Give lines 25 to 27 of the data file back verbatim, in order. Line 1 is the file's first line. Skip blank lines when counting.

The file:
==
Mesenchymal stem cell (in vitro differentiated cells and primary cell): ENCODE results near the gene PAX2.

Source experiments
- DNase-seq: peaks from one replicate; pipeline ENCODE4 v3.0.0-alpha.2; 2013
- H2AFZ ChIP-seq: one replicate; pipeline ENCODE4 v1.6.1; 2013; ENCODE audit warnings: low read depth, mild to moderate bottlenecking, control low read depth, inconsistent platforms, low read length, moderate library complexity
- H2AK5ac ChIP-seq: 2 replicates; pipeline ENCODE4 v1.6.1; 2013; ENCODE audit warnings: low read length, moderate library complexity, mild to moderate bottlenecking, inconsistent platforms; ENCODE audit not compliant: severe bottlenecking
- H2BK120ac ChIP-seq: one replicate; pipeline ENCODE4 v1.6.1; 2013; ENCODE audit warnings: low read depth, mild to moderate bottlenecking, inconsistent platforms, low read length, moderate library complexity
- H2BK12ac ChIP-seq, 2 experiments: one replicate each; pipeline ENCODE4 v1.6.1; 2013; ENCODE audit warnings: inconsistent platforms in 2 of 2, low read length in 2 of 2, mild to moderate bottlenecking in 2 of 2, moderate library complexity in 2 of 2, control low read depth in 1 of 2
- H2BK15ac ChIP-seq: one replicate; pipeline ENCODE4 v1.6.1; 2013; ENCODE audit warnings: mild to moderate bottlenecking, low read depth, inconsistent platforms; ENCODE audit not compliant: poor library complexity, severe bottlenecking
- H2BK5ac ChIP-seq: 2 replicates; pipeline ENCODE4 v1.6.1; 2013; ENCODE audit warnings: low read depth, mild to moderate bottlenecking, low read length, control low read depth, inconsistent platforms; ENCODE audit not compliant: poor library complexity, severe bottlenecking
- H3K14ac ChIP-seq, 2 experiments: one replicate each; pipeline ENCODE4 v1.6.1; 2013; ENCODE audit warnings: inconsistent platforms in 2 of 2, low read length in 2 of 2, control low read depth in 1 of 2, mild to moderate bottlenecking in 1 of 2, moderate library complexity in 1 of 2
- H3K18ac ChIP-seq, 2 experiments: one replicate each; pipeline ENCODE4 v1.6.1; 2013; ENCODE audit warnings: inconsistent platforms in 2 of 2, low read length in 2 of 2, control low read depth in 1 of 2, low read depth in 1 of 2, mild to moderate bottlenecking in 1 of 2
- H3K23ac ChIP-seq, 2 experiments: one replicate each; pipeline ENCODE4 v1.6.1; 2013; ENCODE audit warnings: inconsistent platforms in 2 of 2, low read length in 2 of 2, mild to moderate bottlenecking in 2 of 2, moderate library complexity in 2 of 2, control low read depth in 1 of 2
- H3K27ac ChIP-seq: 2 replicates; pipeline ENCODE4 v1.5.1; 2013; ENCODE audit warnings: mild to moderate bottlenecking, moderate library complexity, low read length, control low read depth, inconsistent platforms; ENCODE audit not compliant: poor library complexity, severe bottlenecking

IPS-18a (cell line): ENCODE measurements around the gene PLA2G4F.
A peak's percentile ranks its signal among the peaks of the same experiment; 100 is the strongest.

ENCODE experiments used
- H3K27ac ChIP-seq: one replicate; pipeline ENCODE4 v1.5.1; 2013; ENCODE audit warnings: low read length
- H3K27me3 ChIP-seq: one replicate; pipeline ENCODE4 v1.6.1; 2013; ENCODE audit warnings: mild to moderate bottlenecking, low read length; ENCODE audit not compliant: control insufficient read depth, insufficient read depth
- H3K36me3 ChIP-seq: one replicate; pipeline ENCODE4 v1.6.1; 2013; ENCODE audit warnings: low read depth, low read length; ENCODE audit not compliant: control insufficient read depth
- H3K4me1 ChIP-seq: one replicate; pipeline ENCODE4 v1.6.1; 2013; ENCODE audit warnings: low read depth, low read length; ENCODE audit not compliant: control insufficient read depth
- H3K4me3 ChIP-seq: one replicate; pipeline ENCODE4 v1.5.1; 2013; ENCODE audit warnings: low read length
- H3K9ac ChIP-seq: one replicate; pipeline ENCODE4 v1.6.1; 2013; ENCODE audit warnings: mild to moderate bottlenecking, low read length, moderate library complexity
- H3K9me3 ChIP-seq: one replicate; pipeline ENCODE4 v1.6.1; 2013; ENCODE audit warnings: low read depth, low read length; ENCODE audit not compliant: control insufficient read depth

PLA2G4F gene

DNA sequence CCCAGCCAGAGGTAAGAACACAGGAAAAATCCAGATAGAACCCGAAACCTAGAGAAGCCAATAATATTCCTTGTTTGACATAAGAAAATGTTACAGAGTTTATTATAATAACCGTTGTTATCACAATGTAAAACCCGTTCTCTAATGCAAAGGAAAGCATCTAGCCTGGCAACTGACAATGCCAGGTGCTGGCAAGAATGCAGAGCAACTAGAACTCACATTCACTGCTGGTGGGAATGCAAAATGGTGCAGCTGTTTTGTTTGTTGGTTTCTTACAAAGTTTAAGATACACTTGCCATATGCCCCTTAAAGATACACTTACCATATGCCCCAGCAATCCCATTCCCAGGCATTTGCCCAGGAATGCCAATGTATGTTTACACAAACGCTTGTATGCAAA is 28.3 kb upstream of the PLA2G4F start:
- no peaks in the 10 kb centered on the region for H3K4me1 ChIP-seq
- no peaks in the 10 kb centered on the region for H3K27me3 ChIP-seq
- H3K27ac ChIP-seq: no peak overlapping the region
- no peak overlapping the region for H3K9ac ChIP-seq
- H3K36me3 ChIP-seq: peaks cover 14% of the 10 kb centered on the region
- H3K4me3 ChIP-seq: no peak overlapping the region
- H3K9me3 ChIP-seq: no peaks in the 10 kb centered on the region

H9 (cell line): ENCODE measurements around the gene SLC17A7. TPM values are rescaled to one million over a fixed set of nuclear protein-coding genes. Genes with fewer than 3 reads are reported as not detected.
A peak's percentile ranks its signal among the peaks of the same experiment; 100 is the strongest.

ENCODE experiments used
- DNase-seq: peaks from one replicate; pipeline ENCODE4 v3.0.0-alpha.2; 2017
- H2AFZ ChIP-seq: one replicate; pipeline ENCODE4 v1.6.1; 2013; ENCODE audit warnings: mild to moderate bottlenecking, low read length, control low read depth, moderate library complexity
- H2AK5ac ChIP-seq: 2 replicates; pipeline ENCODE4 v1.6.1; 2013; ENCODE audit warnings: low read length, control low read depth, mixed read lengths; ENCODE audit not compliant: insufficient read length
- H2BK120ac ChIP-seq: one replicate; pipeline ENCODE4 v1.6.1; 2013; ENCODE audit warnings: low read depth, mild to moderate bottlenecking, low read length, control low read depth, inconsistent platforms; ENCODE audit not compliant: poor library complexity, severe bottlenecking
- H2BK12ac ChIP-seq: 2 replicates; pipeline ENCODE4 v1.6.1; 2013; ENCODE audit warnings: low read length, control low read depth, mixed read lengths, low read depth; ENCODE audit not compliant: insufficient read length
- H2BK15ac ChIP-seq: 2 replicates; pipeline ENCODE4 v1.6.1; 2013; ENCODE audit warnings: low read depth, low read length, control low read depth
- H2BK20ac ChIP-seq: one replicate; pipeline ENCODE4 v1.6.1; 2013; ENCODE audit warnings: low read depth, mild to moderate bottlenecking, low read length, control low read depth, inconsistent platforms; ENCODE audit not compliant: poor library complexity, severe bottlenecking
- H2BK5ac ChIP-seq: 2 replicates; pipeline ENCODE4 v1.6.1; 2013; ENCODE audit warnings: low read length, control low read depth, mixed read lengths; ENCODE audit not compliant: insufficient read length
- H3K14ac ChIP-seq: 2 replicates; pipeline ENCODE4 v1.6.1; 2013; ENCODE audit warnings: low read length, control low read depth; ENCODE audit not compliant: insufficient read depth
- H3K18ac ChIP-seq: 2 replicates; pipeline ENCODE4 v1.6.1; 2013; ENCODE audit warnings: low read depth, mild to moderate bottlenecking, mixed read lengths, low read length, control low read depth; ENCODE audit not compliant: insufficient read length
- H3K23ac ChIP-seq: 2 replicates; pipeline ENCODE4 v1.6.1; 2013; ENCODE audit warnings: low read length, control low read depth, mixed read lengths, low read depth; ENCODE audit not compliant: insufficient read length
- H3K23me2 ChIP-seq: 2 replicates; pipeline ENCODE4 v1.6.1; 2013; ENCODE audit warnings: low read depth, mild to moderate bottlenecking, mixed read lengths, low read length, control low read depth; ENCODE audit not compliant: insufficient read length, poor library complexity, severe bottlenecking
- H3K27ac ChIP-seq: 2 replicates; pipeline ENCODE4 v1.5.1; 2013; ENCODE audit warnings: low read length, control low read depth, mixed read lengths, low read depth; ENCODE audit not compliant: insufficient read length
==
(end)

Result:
DNA sequence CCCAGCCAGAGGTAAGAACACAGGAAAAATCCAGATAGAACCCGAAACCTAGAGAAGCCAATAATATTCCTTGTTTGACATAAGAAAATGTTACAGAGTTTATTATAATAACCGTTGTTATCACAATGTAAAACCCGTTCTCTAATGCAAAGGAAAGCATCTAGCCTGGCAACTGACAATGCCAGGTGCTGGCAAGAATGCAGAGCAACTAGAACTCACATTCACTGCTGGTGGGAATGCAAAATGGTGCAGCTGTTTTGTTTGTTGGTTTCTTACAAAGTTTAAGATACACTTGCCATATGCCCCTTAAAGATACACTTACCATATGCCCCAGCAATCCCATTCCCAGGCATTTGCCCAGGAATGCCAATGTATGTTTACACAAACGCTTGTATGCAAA is 28.3 kb upstream of the PLA2G4F start:
- no peaks in the 10 kb centered on the region for H3K4me1 ChIP-seq
- no peaks in the 10 kb centered on the region for H3K27me3 ChIP-seq